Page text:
Skip to content




For this meet-up families caring for children and young people were joined by Ros Cook, Service Director for AMAZE

We each introduced ourselves, our caring role and, with reference to the very wet weather we have had lately, our favourite activity to do when it’s pouring outside. Curling up with the cat, sticking on a movie and donning on all waterproof to brave the elements to name a few.

Speaking about the Support Collective, one parent who moved to the country in the last few years, said: “It’s lovely to be with parents in the same position, especially as someone in a new country who hasn’t been able to get to know new people in the normal way because of the pandemic.” Members of the Support Collective shared some current challenges including navigating aspects of personal care with their child, negotiating support for transport to and from school and expanding social circles for young people experiencing isolation.

We also welcomed two social work students from University of Sussex on placement with The Advocacy People who are currently researching people’s experience of the Continuing Health Care process (

Speaking from home, Ros shared that she is the mother of a neurodivergent adult son. AMAZE started in its current form in 1997 as a parent-/carer-led organisation for information, advice and support. The founders wanted to set up something to support the next generation of parents following their own experiences supporting their children with disabilities or Special Educational Needs (SEN). Families need more awareness of what services they are entitled to. There has also always been an aspect of bringing people together to share experiences and solidarity.

Ros offered a summary of services:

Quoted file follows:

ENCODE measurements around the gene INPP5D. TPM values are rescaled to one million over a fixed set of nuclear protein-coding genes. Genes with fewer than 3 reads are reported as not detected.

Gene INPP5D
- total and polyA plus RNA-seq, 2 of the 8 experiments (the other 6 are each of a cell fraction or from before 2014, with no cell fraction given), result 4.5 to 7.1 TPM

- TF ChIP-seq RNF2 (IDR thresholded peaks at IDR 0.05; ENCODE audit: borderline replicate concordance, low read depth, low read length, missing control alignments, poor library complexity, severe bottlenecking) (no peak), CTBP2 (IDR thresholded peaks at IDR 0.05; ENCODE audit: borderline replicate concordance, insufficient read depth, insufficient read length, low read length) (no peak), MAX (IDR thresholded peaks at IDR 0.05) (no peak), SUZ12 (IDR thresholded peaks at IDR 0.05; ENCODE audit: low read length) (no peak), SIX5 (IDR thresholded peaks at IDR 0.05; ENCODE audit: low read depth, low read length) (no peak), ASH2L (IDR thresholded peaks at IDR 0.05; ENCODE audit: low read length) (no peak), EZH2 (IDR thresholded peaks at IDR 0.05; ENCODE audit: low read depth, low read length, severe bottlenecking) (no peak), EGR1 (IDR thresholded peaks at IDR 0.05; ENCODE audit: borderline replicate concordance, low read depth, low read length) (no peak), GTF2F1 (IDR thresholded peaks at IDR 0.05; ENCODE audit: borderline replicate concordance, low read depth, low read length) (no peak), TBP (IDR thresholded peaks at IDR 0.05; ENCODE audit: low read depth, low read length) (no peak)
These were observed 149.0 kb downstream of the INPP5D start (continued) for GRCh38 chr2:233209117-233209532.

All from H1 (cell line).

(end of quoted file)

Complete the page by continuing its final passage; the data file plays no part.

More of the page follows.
–       AMAZE works with children with any kind of SEN or disability up to 25 years of age

–       Trustees and most of the staff are parent-carers – also increasingly including young people with SEN as part of the workforce

–       Most work is in East Sussex, Brighton and Hove (and a little in West Sussex)

–       AMAZE is intended to offer impartial advice on all issues to do with Special Educational Needs and Disability (SEND)

–       Provide self-help/guidance resources

–       Every term, run a workshop on a particular area, e.g. EHCP reviews

–       Run an advice line (although demand is high at the moment, so not to be used in a crisis) – you can email  [email protected] or call 01273 772289, Monday to Friday 9:30am-2:30pm

–       Provide advocacy for young people in e.g. EHCP reviews

–       Provide support for parents who have additional barriers, e.g. English as a Second Language

–       Help for parents around accessing Disability Living Allowance (under 16) and Personal Independence Payments (over 16) (two non-means tested benefits) – these are hard work to claim, but important to get at the right level for the needs of the person you support

–       Befriending/buddying and group programmes for peer support – specific groups include:

o   Primary-aged children with autism

o   Older children with autism

o   The Brunch Club – “pan-disability group online”

o   Information sessions on key topics for parents of 16-25 year olds (e.g. finances post-16; planning for accommodation)

–       Amazing Futures activity group for 14-16 year olds to join in by themselves

–       Looking Forward Project for young people aged 14 upwards – careers guidance for young people in conjunction with their parents to plan longer-term future for young person

–       Stay in touch via the newsletter:

Next Support Collective online meet-up for parents and carers supporting children and young peopler: Monday 21st June, 11am – 12pm. 

To join the Zoom, email Esther for a link, [email protected].

Read more Feature Articles